Roger J Kerr says the Australian dollar, with its much improved economic fundamentals, now stands out as the currency of choice for global investors

Roger J Kerr says the Australian dollar, with its much improved economic fundamentals, now stands out as the currency of choice for global investors

The NZD/AUD cross-rate spiked up to a high of 0.9700 on the 6th of August, however it has all been one-way traffic for the NZ dollar against the Aussie dollar since that time.

In our market commentary column of August 18, it was highlighted that should the NZD/AUD cross-rate break below 0.9470 on the way down, a 12-month uptrend line would be broken and further NZD depreciation to the 0.9200/0.9300 area was likely.

The reasoning behind the view was that trans-Tasman currency speculators who had been long the NZD against the AUD for some time (and who had profited from the rise from 0.9000 to 0.9700) would reverse their positions once the uptrend was disrupted.

The NZD/AUD cross-rate fell away to 0.9270 on Friday 13th September as the AUD held firm against the USD at 0.6880, whereas the NZD/USD rate could not hold above 0.6400 and closed at 0.6380.

The rapid four cent decline in the NZD/AUD cross-rate is not an unusual pattern for this exchange rate pair, over the last five years the cross-rate has oscillated between 0.9000 and 0.9700, however it never stays too long at the top or bottom of the range. In the short-term, the sharp drop to 0.9270 appears to have been overdone and the Kiwi has some catching up to do on the AUD/USD rate.

Local AUD exporters who have held off from hedging whilst the cross-rate has been well above 0.9300 over the last 12 months now have an opportunity to re-build their currency hedge books at profitable levels.

After several years of New Zealand’s economic performance being superior to that of Australia (thus justifying a higher NZD/AUD cross-rate) the worm has now turned with recent Australian economic data being very positive indeed.

Up until recently, two economic fears kept the AUD/USD exchange rate well below its fair value vis-à-vis its commodity price correlation (somewhere in the mid 0.7000’s).

Scaremongering fears earlier this year about the imminent collapse of the Australian residential property market have proven to be inaccurate as property prices have recovered over the last few months.

The second fear that has hung over the Aussie economy and currency over the last 12 months is the China/US trade wars as the Australian economy is highly dependent on China. The AUD/USD exchange rate is therefore reasonably correlated to the Yuan/USD movements. The AUD has not been able to recover losses against the USD below 0.7000 whilst the Chinese were deliberately devaluing the Yuan’s currency value as a countermeasure against US import tariffs on Chinese manufactured exports. Ahead of the next round of China/US trade talks scheduled for early October, the Chinese authorities now appear to be softening their stance and the Yuan has been strengthened from CNY7.17 to CNY7.07.

Will the AUD catch up to the soaring gold price?

Another interesting development in the world of investment and financial markets over recent months has been the rise in the price of gold.

Gold has always been regarded as a safe-haven investment asset to hold in times of global economic and geo-political turmoil.

The uncertainties from the China/US trade wars, Hong Kong riots and skirmishes with Iran in the Middle East have all contributed to the latest gold rush.

It has transpired that the Chinese and Russian Governments have been large buyers of gold this year as they diversify their foreign investment reserves away from the USD and Euro currencies.

Australia is the second largest producer of gold in the world (300 tons per year, behind China at 440 tons), therefore Aussie gold mining companies are currently enjoying a bonanza of profits and cashflow as the AUD/USD exchange rate lags the increase in the gold price to USD1,488/oz. Once the second fear of the China/US trade wars (mentioned above) is removed from the Australian dollar’s outlook, the way seems clear for the AUD to catch up to its commodity price drivers like the gold price.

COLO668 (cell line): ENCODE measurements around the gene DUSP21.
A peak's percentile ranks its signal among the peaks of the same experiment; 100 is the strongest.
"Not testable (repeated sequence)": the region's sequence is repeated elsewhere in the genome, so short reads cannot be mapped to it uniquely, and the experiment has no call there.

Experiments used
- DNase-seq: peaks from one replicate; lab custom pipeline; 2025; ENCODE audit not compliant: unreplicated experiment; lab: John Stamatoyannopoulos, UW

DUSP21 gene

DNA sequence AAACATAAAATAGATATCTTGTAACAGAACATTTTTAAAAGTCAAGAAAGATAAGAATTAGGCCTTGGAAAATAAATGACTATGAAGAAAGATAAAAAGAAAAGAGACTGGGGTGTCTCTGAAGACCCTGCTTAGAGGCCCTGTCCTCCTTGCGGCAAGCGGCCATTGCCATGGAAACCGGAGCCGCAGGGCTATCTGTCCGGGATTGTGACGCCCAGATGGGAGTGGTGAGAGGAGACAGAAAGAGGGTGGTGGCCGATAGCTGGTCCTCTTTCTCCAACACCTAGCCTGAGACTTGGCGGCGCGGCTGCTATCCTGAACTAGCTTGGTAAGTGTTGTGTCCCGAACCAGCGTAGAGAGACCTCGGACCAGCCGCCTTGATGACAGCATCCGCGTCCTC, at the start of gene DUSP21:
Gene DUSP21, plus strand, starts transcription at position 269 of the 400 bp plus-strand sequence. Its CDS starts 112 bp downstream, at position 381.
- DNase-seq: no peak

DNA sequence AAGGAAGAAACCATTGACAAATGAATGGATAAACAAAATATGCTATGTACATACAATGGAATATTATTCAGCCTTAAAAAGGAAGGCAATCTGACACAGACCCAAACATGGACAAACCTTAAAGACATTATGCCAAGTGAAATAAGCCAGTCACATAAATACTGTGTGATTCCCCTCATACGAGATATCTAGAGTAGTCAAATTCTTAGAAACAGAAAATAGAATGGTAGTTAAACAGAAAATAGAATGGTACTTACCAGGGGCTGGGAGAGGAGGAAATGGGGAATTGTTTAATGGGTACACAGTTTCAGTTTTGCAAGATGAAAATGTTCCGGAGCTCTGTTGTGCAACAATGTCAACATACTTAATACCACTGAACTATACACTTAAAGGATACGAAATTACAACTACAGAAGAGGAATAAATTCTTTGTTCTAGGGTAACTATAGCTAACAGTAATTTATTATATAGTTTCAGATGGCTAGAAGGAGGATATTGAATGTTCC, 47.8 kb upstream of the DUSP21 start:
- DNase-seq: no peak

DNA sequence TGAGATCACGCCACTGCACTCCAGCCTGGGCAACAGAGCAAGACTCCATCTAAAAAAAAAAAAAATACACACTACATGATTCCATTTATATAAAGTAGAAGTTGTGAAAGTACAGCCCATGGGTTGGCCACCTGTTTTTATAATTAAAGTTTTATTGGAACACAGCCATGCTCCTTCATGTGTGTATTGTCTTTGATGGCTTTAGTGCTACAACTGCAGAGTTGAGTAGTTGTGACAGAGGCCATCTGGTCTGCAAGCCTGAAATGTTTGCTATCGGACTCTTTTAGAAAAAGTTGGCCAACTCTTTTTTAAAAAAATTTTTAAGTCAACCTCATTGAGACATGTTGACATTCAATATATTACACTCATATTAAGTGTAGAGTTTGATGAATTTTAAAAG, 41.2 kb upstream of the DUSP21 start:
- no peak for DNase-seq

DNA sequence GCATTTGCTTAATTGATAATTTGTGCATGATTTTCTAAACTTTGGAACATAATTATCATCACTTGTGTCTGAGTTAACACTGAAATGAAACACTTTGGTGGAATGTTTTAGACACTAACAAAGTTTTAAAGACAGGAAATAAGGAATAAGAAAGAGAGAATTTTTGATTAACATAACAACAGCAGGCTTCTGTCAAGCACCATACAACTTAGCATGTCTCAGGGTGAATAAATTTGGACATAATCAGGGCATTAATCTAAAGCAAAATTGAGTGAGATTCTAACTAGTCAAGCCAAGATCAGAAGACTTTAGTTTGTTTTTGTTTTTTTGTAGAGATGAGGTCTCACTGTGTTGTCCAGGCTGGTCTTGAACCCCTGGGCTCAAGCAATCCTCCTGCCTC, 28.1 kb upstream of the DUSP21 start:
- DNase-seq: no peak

Weaker USD on interest rate cuts and higher oil prices?

The Australian dollar with its much-improved economic fundamentals now stands out as the currency of choice for global investors to move into as they reduce their USD holdings on lower US interest rates.

The US Federal Reserve will be cutting their official Fed Funds interest rate by 0.25% on September 18th, however the FX market focus will be on their accompanying rhetoric as to signs that they plan to cut interest rate further over coming months due to a slowing global economy, trade wars and weaker industrial/manufacturing data within the US economy.

Expect the USD to weaken further from its current level of $1.1075 against the Euro. A weaker USD from a ramp up in the oil price also must be anticipated following the Yemeni Houthi (backed by the Iranians) drone attack on Saudi oil production installations. The oil market will need to adjust to the temporary loss of 50% of Saudi production (Saudi Arabia produces 10% of the world’s oil). The USD oil price and the USD currency value are historically inversely correlated.

Likely Kiwi dollar responses to trade wars, GDP growth and political risks

After several months of some progress, punctuated by large setbacks, it appears the US and China may be back on track to reach some form of trade agreement. An interim agreement to delay tariffs may not be enough to placate the markets and restore business/investment confidence, however it is better than firing pot-shots at each other.

Whilst Australian and global influences are turning more positive for the Kiwi dollar, the local focus will be on our GDP growth numbers for the June quarter due to be released on Thursday 19th September. Consensus forecasts are for a 0.40% expansion in the economy over the quarter, reducing the annual growth rate to 2.00%. Dairy and meat production were lower in the June quarter following two strong prior quarters.

A result below +0.40% would be negative for the Kiwi dollar, however the impact may be muted as the US dollar itself is likely to losing ground at that time with the Fed interest rate cuts a few hours earlier.

Looking further ahead to this time next year, political developments with the US Presidential Elections and NZ General Election will add additional risk factors to the normal economic determinants of NZD and USD exchange rate values.